As a church family full of members—those who are faithful in community, serving, giving, and mission—I want to help you see this Ephesians series in context.
We have an amazing opportunity during this Ephesians series this winter. That opportunity is to be a church family who truly grasps our identities in Christ—the absolute fundamental part of our lives and mission.
Fundamentals can make or break you
John Wooden, the legendary UCLA basketball coach, used to start his teams’ first practice not with shooting, defensive schemes, or even passing—he started with teaching them how to put their socks on. He explained that because basketball was a game of sudden starts and stops, if there was a wrinkle in their socks, they’d get blisters. If they got blisters, they couldn’t play well. If they couldn’t play well, they couldn’t win. The team didn’t touch a ball until they could put their socks on correctly.
If any of you watched the BCS Championship between Alabama and Notre Dame game a couple weeks ago, we had a great example of this. Notre Dame couldn’t execute the basics of football: blocking, tackling, running. Alabama, on the other hand, executed in a way that is reflective of a team that is drilled in the fundamentals constantly.
Identity is fundamental to discipleship
Identity is who and what God says we are. Understanding our identity in Christ is fundamental to discipleship, shepherding, and making disciples.
Our identities in Christ are incredible fruits of justification: because we are justified by faith in Christ, we are united to him. But our identities in Christ, these gospel truths, are also the keys to sanctification, i.e. growing as a Christian.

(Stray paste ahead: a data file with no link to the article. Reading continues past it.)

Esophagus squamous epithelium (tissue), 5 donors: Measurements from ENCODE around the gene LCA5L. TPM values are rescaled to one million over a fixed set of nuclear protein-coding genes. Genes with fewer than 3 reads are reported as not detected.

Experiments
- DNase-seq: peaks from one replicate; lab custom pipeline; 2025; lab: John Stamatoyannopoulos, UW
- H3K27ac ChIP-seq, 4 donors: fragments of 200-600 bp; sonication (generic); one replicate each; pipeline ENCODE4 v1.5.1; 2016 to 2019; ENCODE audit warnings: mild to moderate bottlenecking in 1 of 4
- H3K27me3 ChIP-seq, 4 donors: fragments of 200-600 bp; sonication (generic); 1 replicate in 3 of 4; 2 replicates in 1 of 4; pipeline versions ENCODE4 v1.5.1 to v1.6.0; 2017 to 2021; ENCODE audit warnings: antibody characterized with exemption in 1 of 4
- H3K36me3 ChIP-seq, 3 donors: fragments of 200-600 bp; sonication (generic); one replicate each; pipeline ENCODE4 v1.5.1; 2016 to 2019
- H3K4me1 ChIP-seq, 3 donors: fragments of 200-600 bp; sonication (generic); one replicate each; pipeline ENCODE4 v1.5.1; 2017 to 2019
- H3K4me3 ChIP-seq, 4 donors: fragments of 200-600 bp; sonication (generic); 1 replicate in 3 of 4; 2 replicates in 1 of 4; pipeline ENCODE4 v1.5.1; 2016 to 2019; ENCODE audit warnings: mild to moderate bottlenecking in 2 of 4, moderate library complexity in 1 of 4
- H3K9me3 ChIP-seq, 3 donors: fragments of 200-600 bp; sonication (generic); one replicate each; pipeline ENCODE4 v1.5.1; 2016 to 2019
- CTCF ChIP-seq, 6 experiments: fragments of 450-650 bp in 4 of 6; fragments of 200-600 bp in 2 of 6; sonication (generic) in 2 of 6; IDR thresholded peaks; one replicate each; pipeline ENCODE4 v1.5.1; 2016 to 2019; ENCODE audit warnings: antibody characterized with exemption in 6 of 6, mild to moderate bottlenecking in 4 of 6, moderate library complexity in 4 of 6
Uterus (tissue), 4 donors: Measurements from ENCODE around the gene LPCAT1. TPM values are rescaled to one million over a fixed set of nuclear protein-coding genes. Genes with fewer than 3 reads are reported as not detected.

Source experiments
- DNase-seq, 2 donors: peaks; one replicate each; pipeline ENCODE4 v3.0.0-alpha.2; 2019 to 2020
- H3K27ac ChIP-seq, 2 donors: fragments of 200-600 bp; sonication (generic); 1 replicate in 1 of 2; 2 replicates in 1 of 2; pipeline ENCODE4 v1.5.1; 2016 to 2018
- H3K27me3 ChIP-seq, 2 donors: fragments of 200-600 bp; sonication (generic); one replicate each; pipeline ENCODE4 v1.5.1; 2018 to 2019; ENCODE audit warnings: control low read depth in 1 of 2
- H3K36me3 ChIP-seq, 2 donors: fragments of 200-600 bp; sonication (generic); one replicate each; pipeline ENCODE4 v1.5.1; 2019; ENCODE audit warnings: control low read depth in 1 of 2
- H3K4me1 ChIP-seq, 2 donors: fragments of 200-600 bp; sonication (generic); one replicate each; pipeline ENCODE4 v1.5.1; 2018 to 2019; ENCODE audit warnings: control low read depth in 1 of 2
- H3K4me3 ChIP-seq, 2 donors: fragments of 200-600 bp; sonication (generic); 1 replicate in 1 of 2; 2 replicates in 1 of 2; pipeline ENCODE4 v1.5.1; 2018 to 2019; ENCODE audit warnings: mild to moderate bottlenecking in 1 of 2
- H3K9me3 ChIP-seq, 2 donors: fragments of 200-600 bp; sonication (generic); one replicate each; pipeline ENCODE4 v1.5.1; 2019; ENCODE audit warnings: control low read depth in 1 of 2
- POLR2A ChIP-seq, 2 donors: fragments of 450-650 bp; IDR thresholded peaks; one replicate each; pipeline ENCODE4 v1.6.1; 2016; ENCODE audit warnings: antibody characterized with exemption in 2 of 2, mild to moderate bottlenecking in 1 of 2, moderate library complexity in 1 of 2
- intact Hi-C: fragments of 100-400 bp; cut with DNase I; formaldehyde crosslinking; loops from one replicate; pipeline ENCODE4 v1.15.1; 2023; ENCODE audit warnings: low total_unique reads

We are prone to find our identities in:
- What we do (success or failure, what people think of us),
- What has been done to us (victimization or shame), or
- Our roles, relationships, and responsibilities (single, married, pastor, Community Group leader, etc).
This side of heaven we will constantly be prone to turn away from who God says we are and live out of one of these distortions, and we’ll need to be reminded of who we are in Jesus, repent, and believe in what God says about us and bring it back to him. That is fundamental.
Jesus has sent us
The truths of our gospel identities are fundamental to that mission. Take an opportunity over these remaining 14 weeks to focus on the fundamentals in your own life, your family, and your Community Groups. Imagine if we were a church full of people who lived out of their God-given, Jesus-secured, Holy Spirit-empowered identities! As Pastor Bill Clem says in his book, Disciple:
- “Love your enemies”? We can do that.
- “Make disciples”? We can do that.
- “Proclaim the gospel”? We can do that.
- Do “the work of ministry”? We can do that.
May we be a people like that.